PhD course: From light to dark - the growing phase of supermassive black holes – University of Copenhagen

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PhD course: From light to dark - the growing phase of supermassive black holes

On May 19 - 23, 2014, DARK Fellow, Sebastian F. Hönig will provide a
5-day course on observational and theoretical extragalactic astrophysics
with the help of Prof. Omer Blaes University of California, Santa Barbara
and Prof. Nadia Zakamska, Johns-­Hopkins-­University, Baltimore.

Lunch will be provided for participants each day. There is no fee for attending the course, but students coming from outside of Copenhagen will have to cover their own transport and housing costs.  Info on housing options in Copenhagen here >>

To register, click here >>

Course description


Supermassive black holes are ubiquitous in large galaxies throughout cosmic history. Intimate relations between their mass and properties of the host galaxies have been discovered, which is interpreted as evidence for co-evolution. Therefore, supermassive black holes play a major role in galaxy evolution and are a central point of current astrophysical research.

Learning objectives
The students will become familiar with one of the key research areas in contemporary astrophysics. They will understand the physical principles of mass accretion on compact objects and learn about the phenomena related to this process. They will be able to transfer their knowledge of radiative processes from elementary physics courses to astronomical models and observations. Finally, they will learn to apply fundamental physical models and statistical methods in data analysis.

The course will be divided in two sections taught by a theoretician and an observer, respectively. In part 1, the students will learn what happens to and around the black hole when it growths. This will be built around the broader topic of accretion theory and be taught by Prof. Blaes. In part 2, the students will see how the theoretical framework they learned in part 1 can be used to understand the impacts of feedback reactions on the observed properties of supermassive black holes and their host galaxies. This second part will focus on observational data and their physical interpretation and will be taught by Prof. Zakamska.

The combination of theoretician and observer will bring in the different approaches to the same problem. In each part, the mornings will be dedicated to lectures while practical session will be held in the afternoons. These practical sessions will be centered around the lecture topics in the mornings and include use of a photoionization codes (e.g. CLOUDY), accretion models, data analysis, and statistical methods/tools.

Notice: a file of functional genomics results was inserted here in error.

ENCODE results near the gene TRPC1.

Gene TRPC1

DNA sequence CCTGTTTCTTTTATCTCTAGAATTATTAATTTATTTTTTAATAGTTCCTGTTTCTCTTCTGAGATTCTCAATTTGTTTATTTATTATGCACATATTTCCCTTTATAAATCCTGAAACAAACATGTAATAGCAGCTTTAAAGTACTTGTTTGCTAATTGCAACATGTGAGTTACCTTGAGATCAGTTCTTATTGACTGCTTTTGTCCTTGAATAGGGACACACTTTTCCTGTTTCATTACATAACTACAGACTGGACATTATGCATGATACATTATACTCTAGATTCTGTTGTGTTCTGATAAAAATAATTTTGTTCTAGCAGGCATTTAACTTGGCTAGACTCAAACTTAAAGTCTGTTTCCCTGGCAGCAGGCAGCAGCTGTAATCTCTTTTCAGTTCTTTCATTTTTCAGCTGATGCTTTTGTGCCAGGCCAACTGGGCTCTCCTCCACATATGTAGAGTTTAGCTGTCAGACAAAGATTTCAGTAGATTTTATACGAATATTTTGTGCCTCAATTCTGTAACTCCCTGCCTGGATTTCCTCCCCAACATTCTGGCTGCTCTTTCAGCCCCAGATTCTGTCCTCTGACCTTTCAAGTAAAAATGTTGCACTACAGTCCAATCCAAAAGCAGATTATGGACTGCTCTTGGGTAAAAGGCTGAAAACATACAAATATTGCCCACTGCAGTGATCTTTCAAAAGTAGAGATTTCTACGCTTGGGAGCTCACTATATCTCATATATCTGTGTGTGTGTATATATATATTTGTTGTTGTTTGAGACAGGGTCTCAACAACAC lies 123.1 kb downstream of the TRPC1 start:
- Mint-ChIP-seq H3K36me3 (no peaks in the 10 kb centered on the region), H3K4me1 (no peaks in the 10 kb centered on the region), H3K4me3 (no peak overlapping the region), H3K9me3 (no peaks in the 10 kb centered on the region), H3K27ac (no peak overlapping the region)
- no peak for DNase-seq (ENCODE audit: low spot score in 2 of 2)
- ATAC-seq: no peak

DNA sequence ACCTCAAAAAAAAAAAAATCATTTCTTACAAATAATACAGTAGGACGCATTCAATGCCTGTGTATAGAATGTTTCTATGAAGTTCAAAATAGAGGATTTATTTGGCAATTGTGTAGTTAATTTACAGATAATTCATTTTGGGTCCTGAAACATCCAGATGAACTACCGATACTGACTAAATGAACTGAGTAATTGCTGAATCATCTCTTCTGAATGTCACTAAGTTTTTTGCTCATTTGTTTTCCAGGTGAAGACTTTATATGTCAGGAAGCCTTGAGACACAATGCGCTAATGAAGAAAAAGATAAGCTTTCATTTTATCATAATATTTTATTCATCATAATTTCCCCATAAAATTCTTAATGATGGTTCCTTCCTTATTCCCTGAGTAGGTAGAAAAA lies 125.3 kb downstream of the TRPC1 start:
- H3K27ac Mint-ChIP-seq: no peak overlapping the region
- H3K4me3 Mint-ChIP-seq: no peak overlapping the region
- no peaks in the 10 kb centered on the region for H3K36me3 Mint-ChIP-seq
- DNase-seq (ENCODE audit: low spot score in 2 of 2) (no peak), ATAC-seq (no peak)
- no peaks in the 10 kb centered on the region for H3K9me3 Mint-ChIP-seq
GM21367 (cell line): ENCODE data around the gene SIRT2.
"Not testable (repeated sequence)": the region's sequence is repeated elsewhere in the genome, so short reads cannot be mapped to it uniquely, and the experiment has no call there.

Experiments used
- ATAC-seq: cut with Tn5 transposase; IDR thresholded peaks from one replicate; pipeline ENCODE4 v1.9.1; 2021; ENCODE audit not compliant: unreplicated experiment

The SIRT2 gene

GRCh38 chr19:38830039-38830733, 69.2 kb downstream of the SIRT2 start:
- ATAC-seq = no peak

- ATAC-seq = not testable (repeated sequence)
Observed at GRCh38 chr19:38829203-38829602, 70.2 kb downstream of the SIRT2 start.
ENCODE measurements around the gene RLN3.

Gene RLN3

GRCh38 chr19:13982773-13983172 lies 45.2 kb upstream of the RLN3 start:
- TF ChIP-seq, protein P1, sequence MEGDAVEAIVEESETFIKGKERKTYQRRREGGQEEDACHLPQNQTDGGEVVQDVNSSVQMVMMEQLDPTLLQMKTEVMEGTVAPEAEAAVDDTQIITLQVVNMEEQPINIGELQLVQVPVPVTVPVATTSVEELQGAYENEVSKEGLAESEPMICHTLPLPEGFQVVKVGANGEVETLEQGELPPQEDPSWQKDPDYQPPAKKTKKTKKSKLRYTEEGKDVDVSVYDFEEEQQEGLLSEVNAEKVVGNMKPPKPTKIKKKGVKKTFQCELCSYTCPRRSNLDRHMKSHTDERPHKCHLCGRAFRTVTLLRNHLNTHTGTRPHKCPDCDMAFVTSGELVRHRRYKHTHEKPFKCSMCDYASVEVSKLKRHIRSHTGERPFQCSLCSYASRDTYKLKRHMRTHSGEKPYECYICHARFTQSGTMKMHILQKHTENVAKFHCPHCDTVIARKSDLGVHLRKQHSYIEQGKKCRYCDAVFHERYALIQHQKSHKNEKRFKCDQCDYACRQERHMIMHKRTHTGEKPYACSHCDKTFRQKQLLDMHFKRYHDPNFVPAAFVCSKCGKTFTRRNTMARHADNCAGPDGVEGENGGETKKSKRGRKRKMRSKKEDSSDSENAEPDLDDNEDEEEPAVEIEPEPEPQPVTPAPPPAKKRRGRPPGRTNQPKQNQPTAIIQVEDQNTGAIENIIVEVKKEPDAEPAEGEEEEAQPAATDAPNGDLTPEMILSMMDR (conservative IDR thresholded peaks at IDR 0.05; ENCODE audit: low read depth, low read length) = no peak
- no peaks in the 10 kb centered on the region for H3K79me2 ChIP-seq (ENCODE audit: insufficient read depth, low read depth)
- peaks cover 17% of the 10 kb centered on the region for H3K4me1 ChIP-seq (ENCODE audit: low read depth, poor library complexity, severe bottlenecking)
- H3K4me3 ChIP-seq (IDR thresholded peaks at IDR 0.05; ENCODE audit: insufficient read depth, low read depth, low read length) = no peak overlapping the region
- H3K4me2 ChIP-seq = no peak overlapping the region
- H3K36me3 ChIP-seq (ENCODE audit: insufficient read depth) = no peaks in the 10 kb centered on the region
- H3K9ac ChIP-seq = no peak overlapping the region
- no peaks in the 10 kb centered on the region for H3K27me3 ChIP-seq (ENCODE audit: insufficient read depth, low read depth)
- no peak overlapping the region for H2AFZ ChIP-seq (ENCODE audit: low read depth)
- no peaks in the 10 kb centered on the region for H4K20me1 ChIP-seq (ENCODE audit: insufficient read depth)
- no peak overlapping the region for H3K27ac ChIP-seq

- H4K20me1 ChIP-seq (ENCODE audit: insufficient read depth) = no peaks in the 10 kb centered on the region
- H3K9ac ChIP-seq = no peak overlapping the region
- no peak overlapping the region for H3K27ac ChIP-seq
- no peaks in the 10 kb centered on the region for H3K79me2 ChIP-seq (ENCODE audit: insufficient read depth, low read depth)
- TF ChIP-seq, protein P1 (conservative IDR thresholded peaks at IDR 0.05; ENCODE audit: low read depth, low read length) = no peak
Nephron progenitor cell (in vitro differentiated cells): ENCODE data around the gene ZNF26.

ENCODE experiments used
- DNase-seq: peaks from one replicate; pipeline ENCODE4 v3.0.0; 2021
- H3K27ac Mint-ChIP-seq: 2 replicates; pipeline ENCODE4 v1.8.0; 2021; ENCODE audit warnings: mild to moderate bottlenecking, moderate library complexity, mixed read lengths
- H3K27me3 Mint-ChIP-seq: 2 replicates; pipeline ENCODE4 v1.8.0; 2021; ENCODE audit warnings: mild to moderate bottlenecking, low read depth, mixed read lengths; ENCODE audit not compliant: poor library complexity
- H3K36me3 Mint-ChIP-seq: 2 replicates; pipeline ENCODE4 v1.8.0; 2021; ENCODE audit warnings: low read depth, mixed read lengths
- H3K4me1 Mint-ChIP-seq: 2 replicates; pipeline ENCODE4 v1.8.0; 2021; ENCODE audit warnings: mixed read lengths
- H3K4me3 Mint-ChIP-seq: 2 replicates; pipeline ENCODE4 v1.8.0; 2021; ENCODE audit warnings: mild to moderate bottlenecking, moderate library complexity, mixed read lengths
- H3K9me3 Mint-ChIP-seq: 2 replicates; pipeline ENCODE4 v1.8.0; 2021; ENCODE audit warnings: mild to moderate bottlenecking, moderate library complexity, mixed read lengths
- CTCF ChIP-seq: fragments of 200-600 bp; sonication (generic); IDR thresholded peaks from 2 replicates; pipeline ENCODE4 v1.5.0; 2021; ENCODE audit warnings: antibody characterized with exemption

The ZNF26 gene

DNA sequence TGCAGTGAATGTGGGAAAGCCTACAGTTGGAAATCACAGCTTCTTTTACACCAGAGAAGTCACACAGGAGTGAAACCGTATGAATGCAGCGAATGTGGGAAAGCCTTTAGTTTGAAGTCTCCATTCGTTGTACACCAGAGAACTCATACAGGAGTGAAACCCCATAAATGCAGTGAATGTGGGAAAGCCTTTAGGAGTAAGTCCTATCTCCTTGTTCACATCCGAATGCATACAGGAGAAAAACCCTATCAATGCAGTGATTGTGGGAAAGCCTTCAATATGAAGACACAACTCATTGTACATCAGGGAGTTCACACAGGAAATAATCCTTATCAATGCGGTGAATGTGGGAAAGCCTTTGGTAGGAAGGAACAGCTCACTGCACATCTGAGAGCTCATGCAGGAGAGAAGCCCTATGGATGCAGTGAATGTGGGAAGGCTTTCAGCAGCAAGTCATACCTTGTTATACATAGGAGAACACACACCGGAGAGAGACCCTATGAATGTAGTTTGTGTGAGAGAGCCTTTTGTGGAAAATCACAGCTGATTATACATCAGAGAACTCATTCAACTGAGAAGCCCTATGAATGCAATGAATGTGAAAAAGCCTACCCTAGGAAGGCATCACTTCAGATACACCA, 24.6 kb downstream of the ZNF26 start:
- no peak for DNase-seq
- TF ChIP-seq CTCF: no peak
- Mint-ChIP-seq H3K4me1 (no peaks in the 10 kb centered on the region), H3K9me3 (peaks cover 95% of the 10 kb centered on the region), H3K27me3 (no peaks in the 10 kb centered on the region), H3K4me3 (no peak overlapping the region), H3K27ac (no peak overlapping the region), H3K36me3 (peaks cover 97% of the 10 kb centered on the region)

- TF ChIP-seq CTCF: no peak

The course will give 2.5 ECTS. Students who opt to take an exam will obtain a home assignment to be finished within 2 weeks will earn a total of 4 ECTS.

Part 1 (days 1-3): Black hole growth (Prof. Blaes):

  1. Introduction to the basic concepts of mass accretion: what are the different modes and how do they work?
  2. Physical/radiative processes related to accretion (ionization, shocks, etc.): Why do we “see” accretion disks around black holes?
  3. Predictions for observations: What do we expect to observe? Where are the limits of our current understanding and/or models?

Part 2 (days 3-5): Feedback reactions (Prof. Zakamska):

  1. Introduction to the concepts of feedback in the framework of galaxy evolution: Why do we need it? What are the signatures (winds, shocks, starformation)?
  2. Physical mechanisms of feedback (mechanical/kinetic feedback, radiative feedback, etc.)
  3. Current status of research and future possibilities: Where do we stand observationally and what is needed next? How will the new observing facilities (ELTs, JWST, LSST) help?

Cross-/Interdisciplinary aspects

Accretion is a very universal phenomenon, so learning the basics of accretion physics can help understand other type of objects, such as X-ray binaries, young and evolved stars, and (proto-) planetary systems. The radiative processes that occur around black holes are very general physical phenomena applicable to many processes in various fields of physics. The data analysis skills taught in the course are not restricted to astrophysics but are applicable to any kind of large sets of data.

Questions about the course

  • DARK Fellow, Sebastian Hönig,
  • Course administrator: DARK Coordinator, Michelle Løkkegaard,